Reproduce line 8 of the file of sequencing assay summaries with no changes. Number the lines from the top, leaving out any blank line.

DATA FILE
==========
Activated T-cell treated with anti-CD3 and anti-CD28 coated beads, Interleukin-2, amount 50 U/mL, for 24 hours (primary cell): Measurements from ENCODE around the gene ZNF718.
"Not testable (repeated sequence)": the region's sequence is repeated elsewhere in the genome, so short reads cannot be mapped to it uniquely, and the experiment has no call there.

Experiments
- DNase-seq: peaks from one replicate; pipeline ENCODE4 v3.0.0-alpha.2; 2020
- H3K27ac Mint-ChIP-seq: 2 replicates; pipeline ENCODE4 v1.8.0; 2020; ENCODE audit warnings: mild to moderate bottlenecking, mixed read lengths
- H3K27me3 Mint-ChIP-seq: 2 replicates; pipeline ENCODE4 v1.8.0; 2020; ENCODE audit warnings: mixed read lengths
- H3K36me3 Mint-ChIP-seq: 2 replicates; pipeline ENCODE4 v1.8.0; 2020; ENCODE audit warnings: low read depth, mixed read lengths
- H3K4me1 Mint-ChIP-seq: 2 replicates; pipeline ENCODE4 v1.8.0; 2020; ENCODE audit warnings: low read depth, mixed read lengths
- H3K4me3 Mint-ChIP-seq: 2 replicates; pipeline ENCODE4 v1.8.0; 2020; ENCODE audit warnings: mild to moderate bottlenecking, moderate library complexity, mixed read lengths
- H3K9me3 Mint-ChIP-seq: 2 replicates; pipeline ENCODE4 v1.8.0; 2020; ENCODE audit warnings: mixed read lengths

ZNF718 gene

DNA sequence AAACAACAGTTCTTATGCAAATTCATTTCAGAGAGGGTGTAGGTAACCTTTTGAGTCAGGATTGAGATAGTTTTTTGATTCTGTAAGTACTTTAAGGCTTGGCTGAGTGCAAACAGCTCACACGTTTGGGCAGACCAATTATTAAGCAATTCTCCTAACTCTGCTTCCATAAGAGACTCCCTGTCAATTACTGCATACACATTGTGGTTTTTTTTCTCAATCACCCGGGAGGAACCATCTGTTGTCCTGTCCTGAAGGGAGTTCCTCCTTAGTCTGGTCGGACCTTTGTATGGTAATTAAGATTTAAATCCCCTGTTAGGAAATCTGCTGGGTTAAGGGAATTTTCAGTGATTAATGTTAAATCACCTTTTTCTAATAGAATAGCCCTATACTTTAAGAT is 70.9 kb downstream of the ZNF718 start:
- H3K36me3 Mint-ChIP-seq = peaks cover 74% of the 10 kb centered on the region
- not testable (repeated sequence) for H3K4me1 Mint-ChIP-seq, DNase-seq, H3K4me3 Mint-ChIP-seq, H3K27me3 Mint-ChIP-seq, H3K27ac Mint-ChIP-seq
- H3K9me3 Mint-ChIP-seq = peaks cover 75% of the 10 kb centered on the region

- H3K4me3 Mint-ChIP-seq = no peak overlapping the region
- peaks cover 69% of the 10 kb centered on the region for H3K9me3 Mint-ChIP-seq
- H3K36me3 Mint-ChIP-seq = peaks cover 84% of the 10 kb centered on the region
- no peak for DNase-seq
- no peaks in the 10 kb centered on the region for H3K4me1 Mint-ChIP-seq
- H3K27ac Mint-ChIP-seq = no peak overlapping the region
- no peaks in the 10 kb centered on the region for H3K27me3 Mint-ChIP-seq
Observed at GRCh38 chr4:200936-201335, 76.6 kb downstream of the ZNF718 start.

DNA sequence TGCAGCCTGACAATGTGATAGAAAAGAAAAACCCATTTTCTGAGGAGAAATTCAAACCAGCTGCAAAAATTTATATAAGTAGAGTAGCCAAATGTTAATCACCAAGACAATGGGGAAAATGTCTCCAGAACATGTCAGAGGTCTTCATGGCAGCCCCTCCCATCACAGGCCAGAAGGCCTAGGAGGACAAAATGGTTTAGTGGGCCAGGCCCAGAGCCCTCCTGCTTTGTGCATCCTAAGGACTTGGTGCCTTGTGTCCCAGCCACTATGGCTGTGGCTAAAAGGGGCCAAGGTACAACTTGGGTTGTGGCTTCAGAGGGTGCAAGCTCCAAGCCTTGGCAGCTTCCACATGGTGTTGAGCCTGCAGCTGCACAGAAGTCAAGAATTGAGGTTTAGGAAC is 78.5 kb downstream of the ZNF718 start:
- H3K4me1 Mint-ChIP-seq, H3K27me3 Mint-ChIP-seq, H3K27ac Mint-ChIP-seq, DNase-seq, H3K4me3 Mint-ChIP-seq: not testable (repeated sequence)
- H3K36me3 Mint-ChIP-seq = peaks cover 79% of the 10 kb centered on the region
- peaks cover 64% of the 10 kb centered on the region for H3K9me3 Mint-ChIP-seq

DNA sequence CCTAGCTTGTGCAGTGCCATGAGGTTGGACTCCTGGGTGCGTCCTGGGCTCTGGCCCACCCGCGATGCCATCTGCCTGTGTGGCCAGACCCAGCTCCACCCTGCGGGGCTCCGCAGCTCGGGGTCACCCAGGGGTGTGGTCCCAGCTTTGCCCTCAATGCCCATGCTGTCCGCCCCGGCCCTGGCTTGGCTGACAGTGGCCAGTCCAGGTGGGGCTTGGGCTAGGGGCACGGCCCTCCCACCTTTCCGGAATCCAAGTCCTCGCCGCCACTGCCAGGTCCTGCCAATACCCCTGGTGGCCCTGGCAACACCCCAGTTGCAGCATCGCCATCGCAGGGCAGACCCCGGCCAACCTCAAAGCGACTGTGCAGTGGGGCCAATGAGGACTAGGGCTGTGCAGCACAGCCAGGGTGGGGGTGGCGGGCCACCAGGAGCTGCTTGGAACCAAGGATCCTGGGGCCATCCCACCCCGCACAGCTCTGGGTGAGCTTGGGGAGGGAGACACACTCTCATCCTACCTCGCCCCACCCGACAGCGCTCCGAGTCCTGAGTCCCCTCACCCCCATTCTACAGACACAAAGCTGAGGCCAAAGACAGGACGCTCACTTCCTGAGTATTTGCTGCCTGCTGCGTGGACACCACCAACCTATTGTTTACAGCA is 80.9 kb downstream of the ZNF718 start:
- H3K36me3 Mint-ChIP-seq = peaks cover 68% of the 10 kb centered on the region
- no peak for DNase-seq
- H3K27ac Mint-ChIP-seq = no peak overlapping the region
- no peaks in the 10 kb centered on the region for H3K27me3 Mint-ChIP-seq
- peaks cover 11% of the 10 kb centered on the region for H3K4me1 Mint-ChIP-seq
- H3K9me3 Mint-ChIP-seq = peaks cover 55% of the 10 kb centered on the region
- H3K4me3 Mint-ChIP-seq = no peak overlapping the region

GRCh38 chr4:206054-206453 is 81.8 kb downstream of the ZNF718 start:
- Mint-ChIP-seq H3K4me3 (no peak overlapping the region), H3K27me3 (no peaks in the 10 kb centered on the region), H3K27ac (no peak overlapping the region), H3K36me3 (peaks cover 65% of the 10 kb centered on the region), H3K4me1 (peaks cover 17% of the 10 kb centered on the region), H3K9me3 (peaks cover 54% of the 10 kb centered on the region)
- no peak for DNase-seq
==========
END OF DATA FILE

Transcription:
- H3K4me1 Mint-ChIP-seq: 2 replicates; pipeline ENCODE4 v1.8.0; 2020; ENCODE audit warnings: low read depth, mixed read lengths